Rock --> You <-- Hard place.

Solution: /usr/bin/less is a read only command so lets just sudo it! Unacceptable, as there is a thirty year old hack that lets you bang out of less to a command line, sayeth information security. Easy enough to fix...
echo "username ALL=NOEXEC: NOPASSWD: /usr/bin/less" >> /etc/sudoers
The NOEXEC: prevents the "bang hack" and allows full system visibility.

Thursday, May 06, 2010

Splitting MPEGs On The Command Line

I was cleaning out the basement, and came across a box of old VHS tapes. Needless to say, they went in the go to the dumpster pile. Along with a VCR, an old video capture board, and a PIII. Then it occurred to me: hey, that's a video encoding system sitting in the garbage heap.

A couple hours later, everything was assembled, and I transferred my first tape. A problem, though: it was too much effort to get the file to start and end at the right place. I spent some time screwing with some of the worthless video editing software, when I found a couple posts that solved the problem.

And, yes, its a command line solution. Your GUIs are so over rated.
ffmpeg -vcodec mpeg2video -r 29.97 -b 2000k -ab 224k
  -i Cap00.mpg -ss 00:00:37 -t 2:06:30 jurassicPark.mpg
These settings will take an input file encoded at the cards native settings, and chop off everything before 37 seconds and after 2 hours (plus change). I used Mplayer to get the time values.

Sunday, May 02, 2010

Norton AV Products Still Suck

I've always hated Norton products. McAfee is way more efficent. But, Comcast decided they wanted to switch the free AV product to Norton. They probably saved a nickle doing it. So, here's what happens when you use Norton (other than your machine running slow...)

I got this pop-up:Bad news. I ran a full scan. Nothing. The message returned. Reboot, update, disconnect from the network, scan, clean. The message returned.

For lack of any other option, I clicked "Get Help". Eventually, I was thrown into a chat session with an "analyst". After some discussion, he determined I was needed to upgrade my software from 3.x to 4.x, which seemed strange. Is he telling me that v3 is known to report bogus infections?He never said "yes, v3 has a bug," but he did say there was no virus, and the upgrade would stop the messages.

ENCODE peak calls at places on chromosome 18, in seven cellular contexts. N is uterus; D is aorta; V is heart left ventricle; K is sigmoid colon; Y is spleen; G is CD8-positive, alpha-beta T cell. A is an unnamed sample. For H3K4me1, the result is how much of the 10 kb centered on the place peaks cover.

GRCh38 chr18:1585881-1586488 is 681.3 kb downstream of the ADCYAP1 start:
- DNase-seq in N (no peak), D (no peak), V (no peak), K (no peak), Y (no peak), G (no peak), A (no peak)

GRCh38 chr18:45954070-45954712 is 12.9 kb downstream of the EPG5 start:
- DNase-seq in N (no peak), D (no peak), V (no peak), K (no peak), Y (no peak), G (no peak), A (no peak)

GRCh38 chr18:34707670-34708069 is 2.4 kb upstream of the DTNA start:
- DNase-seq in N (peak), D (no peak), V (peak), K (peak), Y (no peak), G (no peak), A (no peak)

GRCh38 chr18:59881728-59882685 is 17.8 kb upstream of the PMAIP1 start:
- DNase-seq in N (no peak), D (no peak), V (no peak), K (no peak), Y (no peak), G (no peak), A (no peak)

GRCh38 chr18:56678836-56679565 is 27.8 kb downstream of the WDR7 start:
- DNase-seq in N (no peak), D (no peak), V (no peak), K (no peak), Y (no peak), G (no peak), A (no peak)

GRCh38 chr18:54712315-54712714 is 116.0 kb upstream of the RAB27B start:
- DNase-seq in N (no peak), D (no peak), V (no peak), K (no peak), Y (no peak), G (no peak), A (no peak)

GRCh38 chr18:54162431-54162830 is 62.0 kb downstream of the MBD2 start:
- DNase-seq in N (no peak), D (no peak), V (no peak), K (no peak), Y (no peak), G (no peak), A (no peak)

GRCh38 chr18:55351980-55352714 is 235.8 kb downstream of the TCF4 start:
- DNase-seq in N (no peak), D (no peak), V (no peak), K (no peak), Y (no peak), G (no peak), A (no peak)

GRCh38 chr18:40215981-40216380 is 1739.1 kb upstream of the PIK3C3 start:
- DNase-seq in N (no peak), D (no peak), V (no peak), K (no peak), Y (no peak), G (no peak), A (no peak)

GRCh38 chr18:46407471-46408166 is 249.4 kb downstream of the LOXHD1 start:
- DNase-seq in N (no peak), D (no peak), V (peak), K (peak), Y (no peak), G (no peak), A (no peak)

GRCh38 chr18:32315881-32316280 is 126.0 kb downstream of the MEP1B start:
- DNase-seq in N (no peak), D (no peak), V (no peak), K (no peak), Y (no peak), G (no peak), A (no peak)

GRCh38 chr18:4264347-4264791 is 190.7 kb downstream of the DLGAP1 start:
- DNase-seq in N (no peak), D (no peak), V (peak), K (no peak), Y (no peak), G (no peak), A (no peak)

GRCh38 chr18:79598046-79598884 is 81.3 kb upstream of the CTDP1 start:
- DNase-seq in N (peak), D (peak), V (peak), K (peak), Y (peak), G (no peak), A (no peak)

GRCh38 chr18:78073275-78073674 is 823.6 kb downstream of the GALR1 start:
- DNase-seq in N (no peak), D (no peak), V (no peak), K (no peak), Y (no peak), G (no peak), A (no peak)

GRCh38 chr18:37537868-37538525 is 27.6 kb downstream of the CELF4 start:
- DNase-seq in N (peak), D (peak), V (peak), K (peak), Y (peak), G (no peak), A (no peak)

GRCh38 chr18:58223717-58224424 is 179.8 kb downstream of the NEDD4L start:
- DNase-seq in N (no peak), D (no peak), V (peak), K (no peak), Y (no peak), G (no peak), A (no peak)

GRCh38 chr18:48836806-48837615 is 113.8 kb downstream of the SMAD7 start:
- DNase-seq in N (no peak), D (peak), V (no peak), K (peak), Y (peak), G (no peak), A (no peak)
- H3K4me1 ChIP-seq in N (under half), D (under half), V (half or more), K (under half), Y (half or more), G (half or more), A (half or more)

Saturday, May 01, 2010

Google Earth Browser Plugin

The Google Earth browser plugin is an interesting extension of Google Maps. You can now find a location on the map, click over to an satellite view, and then extend it into a 3-D model. For downtown Washington, DC, its similar to being in a massive multi-user domain (MMUD).
That would be a first person shooter, for the children in the audience... under 30.
The cool part is that you can see the automobiles on display inside the Verizon Center and the Wizards on the outside jumbo-tron. The detail is so good, you can make read the hours on the door of the Chipotle's restaurant.

What is strange is how much territory does not exist. Go one block north to Chinatown, and the arch is not there. There are entire blocks that are missing. So this got me thinking: What determines what shows up?

A few hints. The Verizon Center always has a giant movie poster, in the MUDD, its for a "The Heartbreak Kid" that came out in October of 2007. In Stree View, its GI Joe, which came out in August of 2009. This implies that Google Earth does not depend on Street View.

I'm afraid the system may depend on crowd sourcing. It is up to the community to model the buildings. This poses two problems. First: what if someone chooses to model the buildings wrong. Second: if they are expecting me to model my own house, it isn't going to happen.

Not only would it end up looking like an MC Escher print, but I just got too many other things to do. Nothing important mind, you. It not like I've got a life, or anything.